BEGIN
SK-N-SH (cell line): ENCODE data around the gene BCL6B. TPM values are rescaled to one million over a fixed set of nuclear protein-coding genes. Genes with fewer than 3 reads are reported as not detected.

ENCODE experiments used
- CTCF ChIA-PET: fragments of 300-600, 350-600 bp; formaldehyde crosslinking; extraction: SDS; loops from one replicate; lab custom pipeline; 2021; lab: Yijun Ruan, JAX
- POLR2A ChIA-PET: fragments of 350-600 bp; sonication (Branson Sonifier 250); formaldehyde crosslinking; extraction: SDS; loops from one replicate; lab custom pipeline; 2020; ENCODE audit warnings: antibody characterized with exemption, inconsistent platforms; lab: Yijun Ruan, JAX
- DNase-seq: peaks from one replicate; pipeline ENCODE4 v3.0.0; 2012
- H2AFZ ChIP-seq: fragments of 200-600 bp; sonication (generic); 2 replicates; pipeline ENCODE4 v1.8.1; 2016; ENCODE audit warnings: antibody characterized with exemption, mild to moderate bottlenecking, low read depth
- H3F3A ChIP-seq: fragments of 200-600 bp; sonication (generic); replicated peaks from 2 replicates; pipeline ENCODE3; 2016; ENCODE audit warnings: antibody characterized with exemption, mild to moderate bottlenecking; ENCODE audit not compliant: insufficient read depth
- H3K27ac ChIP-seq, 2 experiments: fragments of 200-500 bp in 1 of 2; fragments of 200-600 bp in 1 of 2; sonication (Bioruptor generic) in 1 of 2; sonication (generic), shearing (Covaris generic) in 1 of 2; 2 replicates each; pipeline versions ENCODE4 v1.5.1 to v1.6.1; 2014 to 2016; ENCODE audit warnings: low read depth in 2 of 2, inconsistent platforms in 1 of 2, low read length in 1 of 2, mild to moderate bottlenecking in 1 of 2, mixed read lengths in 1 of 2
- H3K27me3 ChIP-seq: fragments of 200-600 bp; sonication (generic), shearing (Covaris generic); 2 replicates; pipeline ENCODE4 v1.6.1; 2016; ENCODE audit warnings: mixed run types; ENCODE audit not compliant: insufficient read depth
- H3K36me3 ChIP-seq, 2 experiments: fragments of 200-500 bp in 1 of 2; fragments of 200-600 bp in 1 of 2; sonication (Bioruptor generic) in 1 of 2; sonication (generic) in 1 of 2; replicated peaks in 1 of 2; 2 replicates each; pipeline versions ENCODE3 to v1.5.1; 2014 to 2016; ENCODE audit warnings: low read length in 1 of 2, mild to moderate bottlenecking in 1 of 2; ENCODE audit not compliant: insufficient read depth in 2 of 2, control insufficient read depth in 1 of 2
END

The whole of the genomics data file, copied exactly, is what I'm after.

SK-N-SH (cell line): ENCODE data around the gene BCL6B. TPM values are rescaled to one million over a fixed set of nuclear protein-coding genes. Genes with fewer than 3 reads are reported as not detected.

ENCODE experiments used
- CTCF ChIA-PET: fragments of 300-600, 350-600 bp; formaldehyde crosslinking; extraction: SDS; loops from one replicate; lab custom pipeline; 2021; lab: Yijun Ruan, JAX
- POLR2A ChIA-PET: fragments of 350-600 bp; sonication (Branson Sonifier 250); formaldehyde crosslinking; extraction: SDS; loops from one replicate; lab custom pipeline; 2020; ENCODE audit warnings: antibody characterized with exemption, inconsistent platforms; lab: Yijun Ruan, JAX
- DNase-seq: peaks from one replicate; pipeline ENCODE4 v3.0.0; 2012
- H2AFZ ChIP-seq: fragments of 200-600 bp; sonication (generic); 2 replicates; pipeline ENCODE4 v1.8.1; 2016; ENCODE audit warnings: antibody characterized with exemption, mild to moderate bottlenecking, low read depth
- H3F3A ChIP-seq: fragments of 200-600 bp; sonication (generic); replicated peaks from 2 replicates; pipeline ENCODE3; 2016; ENCODE audit warnings: antibody characterized with exemption, mild to moderate bottlenecking; ENCODE audit not compliant: insufficient read depth
- H3K27ac ChIP-seq, 2 experiments: fragments of 200-500 bp in 1 of 2; fragments of 200-600 bp in 1 of 2; sonication (Bioruptor generic) in 1 of 2; sonication (generic), shearing (Covaris generic) in 1 of 2; 2 replicates each; pipeline versions ENCODE4 v1.5.1 to v1.6.1; 2014 to 2016; ENCODE audit warnings: low read depth in 2 of 2, inconsistent platforms in 1 of 2, low read length in 1 of 2, mild to moderate bottlenecking in 1 of 2, mixed read lengths in 1 of 2
- H3K27me3 ChIP-seq: fragments of 200-600 bp; sonication (generic), shearing (Covaris generic); 2 replicates; pipeline ENCODE4 v1.6.1; 2016; ENCODE audit warnings: mixed run types; ENCODE audit not compliant: insufficient read depth
- H3K36me3 ChIP-seq, 2 experiments: fragments of 200-500 bp in 1 of 2; fragments of 200-600 bp in 1 of 2; sonication (Bioruptor generic) in 1 of 2; sonication (generic) in 1 of 2; replicated peaks in 1 of 2; 2 replicates each; pipeline versions ENCODE3 to v1.5.1; 2014 to 2016; ENCODE audit warnings: low read length in 1 of 2, mild to moderate bottlenecking in 1 of 2; ENCODE audit not compliant: insufficient read depth in 2 of 2, control insufficient read depth in 1 of 2